Friday, August 01, 2008

In an Age of Plenty, Why Nothing Stands Between You and Financial Ruin

This is the American prosperity paradox. Even though our economy has grown gangbusters since the 1980's -- the GDP doubled from seven to fourteen trillion dollars, and high employment and low inflation predominated -- we, Americans are more insecure than ever before, growing increasingly anxious about our future. Many people state they feel they are one "crisis" away from financial ruin.

High Wire: The Precarious Financial Lives of American Families, by Peter Gosselin, explains why this prosperity paradox exists, a paradox not limited to the working class; it affects people all across the income spectrum. Here's what Gosselin has to say in a nutshell:

After the economic turbulence of the 1970's, decisions were made to deregulate industries and reel in safety nets with the understanding that an unrestricted free-market would solve the economic problems generated in the previous decade.

This did wonders for the GDP; however, the cost of empowering the private sector came at the expense of the average American's financial security. No longer could American employees plan their future with confidence because the economic burden was transferred from government/ business to the individual household. Health insurance, retirement, disability insurance etc., which at one time, employed Americans could take for granted, became each American's responsibility.

Today, half of all Americans work for a company today that offers no retirement plan at all. The companies that do offer retirement plans have switched from traditional pensions to 401K plans. Under traditional pensions, the employer was responsible for putting aside the money, investing it to make it grow, delivering on the promised amount. Now, the job of managing your retirement rests with you. In other words, instead of the company assuming the risk, each individual assumes the risk without the time, money, or resources that the employer has when it was their responsibility.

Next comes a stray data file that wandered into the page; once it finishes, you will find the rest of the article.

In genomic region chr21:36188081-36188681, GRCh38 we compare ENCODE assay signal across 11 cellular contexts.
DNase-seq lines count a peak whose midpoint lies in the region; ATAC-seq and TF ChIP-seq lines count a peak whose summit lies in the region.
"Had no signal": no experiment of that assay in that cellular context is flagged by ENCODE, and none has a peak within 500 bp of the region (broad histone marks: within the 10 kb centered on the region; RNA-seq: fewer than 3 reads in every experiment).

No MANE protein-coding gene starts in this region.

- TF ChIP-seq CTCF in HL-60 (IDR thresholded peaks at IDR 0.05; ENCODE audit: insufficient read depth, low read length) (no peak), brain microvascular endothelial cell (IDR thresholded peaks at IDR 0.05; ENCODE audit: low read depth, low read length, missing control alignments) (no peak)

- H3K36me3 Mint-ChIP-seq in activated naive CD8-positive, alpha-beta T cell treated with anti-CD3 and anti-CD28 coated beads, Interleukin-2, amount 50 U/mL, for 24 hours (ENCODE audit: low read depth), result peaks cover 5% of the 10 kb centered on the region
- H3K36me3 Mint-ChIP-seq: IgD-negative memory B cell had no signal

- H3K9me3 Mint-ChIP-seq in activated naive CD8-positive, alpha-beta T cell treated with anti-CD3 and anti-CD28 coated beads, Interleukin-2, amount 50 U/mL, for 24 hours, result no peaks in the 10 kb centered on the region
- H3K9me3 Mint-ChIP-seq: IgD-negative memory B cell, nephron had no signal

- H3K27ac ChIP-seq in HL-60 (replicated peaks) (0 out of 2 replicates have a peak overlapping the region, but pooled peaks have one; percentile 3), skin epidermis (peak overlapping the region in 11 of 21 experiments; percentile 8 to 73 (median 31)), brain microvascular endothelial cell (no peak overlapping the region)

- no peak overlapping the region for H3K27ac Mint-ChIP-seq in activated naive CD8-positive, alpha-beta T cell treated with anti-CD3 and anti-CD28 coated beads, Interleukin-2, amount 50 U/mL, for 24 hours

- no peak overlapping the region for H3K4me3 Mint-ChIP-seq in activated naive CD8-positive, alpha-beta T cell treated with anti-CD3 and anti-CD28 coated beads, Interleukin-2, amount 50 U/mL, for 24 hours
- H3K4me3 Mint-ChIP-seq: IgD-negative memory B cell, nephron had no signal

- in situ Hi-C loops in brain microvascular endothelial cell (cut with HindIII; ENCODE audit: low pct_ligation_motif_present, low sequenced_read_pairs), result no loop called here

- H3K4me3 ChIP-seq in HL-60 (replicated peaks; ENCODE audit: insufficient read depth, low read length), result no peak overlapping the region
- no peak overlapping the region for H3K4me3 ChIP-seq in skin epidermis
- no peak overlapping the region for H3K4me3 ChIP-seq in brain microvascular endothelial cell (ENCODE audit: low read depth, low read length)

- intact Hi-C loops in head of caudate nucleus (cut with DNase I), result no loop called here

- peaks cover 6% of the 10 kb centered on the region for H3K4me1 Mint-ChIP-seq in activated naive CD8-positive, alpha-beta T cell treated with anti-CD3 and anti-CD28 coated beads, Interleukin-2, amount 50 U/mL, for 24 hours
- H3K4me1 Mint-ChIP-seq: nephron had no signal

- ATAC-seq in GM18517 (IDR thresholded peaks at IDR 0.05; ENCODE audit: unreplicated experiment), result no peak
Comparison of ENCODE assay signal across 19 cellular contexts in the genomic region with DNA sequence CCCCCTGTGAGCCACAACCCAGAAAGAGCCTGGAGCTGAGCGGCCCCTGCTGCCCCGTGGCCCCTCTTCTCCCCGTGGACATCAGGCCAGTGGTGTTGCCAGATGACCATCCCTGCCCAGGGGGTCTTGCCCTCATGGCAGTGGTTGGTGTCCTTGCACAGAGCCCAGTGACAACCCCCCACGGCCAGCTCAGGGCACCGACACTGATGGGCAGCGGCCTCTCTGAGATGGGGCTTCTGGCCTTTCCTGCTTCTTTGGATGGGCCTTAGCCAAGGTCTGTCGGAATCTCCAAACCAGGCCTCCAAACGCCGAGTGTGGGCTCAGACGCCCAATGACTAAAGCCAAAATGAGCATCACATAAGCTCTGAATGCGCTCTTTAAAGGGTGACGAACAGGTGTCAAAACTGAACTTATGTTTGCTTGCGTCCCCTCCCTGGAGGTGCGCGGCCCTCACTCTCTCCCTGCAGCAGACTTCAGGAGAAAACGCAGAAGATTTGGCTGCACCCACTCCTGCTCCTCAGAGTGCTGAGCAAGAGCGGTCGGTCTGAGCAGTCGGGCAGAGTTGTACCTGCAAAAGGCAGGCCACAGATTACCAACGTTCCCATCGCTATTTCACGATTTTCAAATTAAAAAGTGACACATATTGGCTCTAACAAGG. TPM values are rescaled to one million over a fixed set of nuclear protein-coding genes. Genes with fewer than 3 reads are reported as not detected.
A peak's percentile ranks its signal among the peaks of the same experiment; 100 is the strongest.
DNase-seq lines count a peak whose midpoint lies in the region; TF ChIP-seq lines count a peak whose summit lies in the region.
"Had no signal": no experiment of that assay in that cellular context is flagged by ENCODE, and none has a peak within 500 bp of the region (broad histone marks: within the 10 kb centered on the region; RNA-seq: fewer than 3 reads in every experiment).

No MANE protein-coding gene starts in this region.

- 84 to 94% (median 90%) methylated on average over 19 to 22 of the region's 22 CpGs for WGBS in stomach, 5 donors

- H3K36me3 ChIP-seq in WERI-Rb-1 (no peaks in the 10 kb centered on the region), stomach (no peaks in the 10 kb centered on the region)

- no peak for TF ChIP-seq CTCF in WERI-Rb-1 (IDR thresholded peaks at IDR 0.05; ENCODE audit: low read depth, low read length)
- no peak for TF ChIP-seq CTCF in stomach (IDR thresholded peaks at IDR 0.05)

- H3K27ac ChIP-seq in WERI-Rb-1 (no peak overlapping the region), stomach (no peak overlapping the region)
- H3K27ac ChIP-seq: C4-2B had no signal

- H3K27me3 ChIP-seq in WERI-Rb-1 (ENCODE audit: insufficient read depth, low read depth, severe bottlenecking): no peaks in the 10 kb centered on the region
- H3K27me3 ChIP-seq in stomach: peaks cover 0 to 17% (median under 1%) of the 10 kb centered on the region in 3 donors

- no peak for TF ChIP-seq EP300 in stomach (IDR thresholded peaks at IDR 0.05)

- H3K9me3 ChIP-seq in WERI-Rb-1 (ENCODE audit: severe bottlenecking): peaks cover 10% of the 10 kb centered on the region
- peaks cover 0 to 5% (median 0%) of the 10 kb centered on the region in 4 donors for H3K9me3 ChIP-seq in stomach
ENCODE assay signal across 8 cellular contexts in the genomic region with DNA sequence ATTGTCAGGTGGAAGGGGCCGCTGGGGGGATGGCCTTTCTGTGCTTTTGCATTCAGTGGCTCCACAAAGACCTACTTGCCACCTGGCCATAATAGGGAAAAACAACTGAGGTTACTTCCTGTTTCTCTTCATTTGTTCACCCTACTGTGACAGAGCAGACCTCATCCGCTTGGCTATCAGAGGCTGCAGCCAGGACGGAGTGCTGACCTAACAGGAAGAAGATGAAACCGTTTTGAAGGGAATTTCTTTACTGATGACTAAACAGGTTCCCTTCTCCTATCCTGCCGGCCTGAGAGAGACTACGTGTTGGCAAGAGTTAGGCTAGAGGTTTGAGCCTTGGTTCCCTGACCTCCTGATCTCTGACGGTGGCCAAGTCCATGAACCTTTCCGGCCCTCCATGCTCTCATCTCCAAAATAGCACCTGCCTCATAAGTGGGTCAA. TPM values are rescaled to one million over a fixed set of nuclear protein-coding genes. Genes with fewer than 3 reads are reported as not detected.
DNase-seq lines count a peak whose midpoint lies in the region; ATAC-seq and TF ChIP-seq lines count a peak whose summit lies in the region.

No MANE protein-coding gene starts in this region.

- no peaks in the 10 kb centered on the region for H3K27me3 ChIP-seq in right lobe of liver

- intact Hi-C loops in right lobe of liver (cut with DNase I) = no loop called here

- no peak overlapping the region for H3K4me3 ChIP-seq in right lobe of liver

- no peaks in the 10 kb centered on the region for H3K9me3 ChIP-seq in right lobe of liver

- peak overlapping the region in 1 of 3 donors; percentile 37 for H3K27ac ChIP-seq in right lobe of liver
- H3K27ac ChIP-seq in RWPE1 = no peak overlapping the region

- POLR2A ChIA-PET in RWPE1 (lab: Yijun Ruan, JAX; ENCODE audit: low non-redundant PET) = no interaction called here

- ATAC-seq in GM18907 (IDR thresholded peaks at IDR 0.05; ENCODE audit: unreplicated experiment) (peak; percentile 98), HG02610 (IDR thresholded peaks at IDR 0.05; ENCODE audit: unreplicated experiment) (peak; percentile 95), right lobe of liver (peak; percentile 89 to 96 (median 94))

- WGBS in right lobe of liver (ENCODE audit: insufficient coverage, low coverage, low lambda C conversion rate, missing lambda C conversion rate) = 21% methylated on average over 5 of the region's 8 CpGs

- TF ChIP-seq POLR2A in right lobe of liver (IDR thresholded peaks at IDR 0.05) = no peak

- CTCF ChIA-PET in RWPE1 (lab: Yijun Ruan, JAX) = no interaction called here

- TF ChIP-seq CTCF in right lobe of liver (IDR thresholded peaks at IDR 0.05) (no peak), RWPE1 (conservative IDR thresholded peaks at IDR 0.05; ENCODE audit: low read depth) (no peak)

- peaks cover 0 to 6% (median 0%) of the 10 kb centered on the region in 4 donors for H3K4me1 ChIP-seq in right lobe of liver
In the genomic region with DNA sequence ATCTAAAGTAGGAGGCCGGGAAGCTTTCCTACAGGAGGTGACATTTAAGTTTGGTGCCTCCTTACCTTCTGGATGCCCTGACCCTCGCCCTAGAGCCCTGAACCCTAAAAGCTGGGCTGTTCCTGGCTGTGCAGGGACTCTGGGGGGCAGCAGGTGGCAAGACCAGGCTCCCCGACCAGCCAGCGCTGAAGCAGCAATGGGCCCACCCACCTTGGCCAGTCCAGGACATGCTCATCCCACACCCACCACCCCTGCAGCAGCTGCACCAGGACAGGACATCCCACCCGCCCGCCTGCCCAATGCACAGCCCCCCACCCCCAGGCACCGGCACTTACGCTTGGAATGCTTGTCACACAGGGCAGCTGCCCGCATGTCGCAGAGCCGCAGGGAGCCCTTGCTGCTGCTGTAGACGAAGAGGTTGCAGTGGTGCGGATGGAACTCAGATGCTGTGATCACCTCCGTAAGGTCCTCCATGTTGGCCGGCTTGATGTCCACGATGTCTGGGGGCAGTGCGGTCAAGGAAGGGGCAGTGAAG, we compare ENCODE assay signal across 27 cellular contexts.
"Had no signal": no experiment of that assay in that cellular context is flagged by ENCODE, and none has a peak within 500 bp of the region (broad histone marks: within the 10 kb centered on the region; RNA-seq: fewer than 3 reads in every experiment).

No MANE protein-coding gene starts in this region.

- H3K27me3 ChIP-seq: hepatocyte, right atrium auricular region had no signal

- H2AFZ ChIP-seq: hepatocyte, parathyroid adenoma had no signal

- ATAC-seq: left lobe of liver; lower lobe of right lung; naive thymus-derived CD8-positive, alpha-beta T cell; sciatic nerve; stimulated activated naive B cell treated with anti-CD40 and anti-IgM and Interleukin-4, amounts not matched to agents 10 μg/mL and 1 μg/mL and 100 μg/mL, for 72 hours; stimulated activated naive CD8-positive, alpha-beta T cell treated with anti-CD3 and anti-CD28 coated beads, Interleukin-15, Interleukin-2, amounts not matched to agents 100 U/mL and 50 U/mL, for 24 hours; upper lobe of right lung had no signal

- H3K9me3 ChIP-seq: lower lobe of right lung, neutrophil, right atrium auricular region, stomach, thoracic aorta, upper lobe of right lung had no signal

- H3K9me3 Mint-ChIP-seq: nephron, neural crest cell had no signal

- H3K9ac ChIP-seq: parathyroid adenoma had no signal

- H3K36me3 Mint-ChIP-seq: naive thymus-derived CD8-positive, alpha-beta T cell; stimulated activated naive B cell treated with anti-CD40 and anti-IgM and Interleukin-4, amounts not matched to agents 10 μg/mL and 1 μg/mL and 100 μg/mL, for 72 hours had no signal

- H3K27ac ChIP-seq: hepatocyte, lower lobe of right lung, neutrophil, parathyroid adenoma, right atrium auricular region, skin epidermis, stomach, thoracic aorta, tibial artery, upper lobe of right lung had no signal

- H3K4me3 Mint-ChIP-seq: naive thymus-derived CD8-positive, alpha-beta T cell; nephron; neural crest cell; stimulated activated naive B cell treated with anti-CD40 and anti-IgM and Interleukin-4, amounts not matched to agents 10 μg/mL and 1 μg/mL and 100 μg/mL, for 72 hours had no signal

To make matters even worse, the Employee Retirement Income Security Act of 1974 (ERISA), enacted to protect the interests of employee benefits and their beneficiaries, stating in the preamble, "protect … participants in employee benefit plans and their beneficiaries," now protects the insurance companies. Through a series of insurance company-favorable Supreme Court decisions, it is now much easier for insurance companies to deny the very benefits the law was designed to protect. The courts now defer to the decisions of the insurance companies.

The insurance claims departments have the same status as the IRS and Social Security Administration, even though, unlike those two entities, profit is the controlling or directing power, clearly presenting a conflict of interest. Claims adjusters in many insurance companies are encouraged and rewarded for denying claims, and large employers, under ERISA, are immune from most insurance regulation. Where does this leave the average to above average American? Well, if you take a significant hit, and do not have an abundance of wealth, the answer is you are on your own, as ERISA trumps all state laws and is the only law of the land as far as your benefits are concerned.

Debra Potter Peter Gosselin's LA Times article that inspired him to write the book.

Health Insurance Coverage

3 comments:

abandon yourself 22:36  

The Docile American sums up the reasons for Americans' complacency and an easily manipulable working class, the reason why Americans have so little protection.

bleute 09:11  

Great article! Thanks!

Anonymous,  12:58  

Half of all companies? I find that hard to believe.

If this is true, I would think more people would have joined the ranks of the financially ruined. Something's missing here.

But interesting, anyway.

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